SIG operates within the construction sector and is a leading distributor of specialist construction materials and systems. SIG customers are both individual and institutional recipients. SIG supports both small projects and large investments. It is part of the international group SIG plc with headquarters in the UK, on the market since 1956 and listed on the London Stock Exchange. In Poland, SIG has been operating for over 20 years, has more than 50 branches and employs more than 800 employees.

We invite you to read the case study on building the culture of shared responsibility, which is more often associated with extensive design and large amounts of work. Meanwhile, many cultural changes start from minor alterations, small and individual solutions. They are often the beginning of big changes which result in an increased efficiency of the entire organisation.

In our presentation, we would like to tell you about the events that had a significant impact on the present shape of SIG Poland. For last three years, SIG has implemented a number of inter-disciplinary projects, that built and strengthened the commitment and team shared responsibility. We will present the context of our organisations’ operations, the challenges we faced and the reasons why we decided to implement process optimisations that changed our organisational culture through these projects. Our reasons for implementing such changes were change the Group's strategy (in October 2013) as well as  the results of our Employee Engagement survey (conducted in March 2014) which pointed out the need for fundamental changes; primarily in the areas of communication and management. We will focus particularly on implementing coaching style of management, introduction of design thinking, using facilitation activities that support employee involvement allowing the process of changing attitudes, ways of thinking and habits, during the implementation of ‘hard’ optimisation solutions.  We will present the biggest challenges we faced when we started this process and actions we implemented during this project.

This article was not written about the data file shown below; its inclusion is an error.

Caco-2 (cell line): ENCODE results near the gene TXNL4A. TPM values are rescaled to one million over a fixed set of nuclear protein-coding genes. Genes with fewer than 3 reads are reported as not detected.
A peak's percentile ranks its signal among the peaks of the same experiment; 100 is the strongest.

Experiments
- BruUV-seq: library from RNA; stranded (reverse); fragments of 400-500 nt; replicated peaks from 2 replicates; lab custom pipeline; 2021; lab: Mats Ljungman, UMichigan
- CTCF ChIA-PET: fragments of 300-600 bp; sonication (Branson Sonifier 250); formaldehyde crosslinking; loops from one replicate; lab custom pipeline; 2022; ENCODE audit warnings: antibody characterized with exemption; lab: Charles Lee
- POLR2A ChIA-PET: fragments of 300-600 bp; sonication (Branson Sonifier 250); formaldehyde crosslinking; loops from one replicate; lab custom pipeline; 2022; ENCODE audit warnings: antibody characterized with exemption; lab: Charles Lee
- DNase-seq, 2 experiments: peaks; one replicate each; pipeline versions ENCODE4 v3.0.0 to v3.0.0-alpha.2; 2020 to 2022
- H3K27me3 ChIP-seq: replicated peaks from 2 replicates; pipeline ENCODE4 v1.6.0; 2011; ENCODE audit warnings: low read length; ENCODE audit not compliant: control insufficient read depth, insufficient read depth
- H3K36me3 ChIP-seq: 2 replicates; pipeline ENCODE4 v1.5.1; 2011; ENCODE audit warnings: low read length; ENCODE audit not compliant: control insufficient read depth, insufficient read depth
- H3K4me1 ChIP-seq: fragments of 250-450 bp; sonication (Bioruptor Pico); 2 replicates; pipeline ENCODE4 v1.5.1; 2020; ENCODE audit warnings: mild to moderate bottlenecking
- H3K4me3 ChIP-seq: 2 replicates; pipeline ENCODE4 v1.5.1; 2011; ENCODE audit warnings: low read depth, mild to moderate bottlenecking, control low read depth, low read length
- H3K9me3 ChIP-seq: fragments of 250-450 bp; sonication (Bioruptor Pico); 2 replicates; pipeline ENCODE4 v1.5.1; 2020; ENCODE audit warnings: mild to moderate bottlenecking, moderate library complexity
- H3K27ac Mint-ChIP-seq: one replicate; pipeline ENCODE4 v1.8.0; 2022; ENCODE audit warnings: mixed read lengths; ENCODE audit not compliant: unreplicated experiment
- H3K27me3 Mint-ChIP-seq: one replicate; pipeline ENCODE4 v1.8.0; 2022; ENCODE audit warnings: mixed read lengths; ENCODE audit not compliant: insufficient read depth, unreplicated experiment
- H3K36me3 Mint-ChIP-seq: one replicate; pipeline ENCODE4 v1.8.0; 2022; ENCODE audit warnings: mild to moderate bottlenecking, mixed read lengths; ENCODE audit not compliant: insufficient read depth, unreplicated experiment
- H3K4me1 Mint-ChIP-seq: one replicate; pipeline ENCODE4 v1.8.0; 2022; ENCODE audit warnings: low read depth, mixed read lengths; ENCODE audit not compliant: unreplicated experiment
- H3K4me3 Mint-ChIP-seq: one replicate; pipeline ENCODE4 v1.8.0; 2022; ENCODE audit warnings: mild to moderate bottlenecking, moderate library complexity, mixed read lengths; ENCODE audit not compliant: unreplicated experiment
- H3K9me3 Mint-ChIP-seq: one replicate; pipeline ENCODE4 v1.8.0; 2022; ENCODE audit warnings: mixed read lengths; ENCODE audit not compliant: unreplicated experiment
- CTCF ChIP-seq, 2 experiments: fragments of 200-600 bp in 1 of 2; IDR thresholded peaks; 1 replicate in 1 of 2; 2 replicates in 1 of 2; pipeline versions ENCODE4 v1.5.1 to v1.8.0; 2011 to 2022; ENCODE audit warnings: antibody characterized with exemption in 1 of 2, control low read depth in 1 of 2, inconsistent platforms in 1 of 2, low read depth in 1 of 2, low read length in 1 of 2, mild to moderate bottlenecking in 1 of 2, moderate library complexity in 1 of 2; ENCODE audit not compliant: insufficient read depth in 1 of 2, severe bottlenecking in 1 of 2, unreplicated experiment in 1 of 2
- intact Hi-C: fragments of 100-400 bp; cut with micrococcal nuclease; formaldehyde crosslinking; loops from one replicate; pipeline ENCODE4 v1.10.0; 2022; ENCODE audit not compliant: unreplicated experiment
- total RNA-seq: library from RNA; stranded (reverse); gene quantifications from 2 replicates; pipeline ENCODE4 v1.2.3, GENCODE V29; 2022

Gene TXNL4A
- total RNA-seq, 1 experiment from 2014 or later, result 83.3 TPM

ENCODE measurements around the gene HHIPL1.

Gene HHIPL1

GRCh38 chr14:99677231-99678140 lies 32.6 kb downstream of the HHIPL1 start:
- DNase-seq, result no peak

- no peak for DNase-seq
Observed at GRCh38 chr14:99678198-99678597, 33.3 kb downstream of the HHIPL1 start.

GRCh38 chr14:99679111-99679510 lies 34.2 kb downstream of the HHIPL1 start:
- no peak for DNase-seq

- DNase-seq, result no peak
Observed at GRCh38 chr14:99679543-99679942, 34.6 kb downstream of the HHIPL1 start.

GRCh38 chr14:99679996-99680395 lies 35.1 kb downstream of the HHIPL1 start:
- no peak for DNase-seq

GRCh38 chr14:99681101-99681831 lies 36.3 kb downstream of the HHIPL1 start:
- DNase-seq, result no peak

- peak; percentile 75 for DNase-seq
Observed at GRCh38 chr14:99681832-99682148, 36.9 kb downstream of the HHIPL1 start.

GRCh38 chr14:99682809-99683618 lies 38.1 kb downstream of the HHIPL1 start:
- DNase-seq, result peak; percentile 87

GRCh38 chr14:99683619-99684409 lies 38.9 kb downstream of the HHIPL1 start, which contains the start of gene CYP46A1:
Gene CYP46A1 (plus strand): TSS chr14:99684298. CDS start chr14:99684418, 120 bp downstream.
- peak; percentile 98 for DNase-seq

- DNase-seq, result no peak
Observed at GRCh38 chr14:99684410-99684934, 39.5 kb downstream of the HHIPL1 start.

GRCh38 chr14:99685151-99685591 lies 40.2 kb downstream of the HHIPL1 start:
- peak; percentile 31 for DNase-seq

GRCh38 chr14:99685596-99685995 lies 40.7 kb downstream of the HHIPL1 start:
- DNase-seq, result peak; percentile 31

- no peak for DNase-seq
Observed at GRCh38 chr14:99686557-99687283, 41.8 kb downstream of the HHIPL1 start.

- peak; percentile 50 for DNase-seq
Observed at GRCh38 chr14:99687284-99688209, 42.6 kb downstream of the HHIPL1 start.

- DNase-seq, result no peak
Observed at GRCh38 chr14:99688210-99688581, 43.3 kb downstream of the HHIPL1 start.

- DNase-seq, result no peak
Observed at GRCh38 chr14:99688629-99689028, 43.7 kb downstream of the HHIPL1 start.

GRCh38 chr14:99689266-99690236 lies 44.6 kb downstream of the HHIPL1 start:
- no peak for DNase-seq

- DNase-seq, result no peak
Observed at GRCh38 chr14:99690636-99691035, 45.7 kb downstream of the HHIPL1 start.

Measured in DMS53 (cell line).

We are very happy to answer your questions about building employee engagement through participations in joint ventures and inter-disciplinary projects, the introduction of coaching style of management for a group of managers and what were the reasons behind our decisions. 

11:45 - 12:30

Round Table: What could be vitamin C for your organization 


Moderator: Kristina Jonkuviene

Round Table: Kristina Jonkuviene - What could be vitamin C for your organization 

How to elevate your PMO function to higher level? How to make executives, project managers and teams feel your impact, assistance and inspiration? And how to make it without big budget or extra team?

We believe that the little things may go a long way. Some vitamin C can make big changes in PMO and organization’s health. 

Our session will give the opportunity for you to share your thoughts, challenges and success stories about PMO function improvement.

After the session, you will have the list of practical ideas you may implement immediately at your work and enjoy the change.

 Round Table: Building project managers community


Moderator: Justyna Baranowska

Round Table: Justyna Baranowska - Building project managers community

Do you believe that collaboration is one of the key factors for improvement and development of every group of people doing a similar job?  If so, let’s create the common list of our best practices how to activate project managers to be a TEAM sharing knowledge and experience.

During the workshop, you will be encouraged to:
- Share your stories
- Exchange experiences
- Talk about your challenges

At the end you will have a set of ready to use ideas how to build a powerful project managers community in your organization. 

12:30 - 13:15 LUNCH 
13:15 - 13:45

Tomasz Boiński & Michał Rączka - PMO? IT PMO? We don’t need one 

Tomasz Boiński & Michał Rączka - PMO? IT PMO? We don’t need one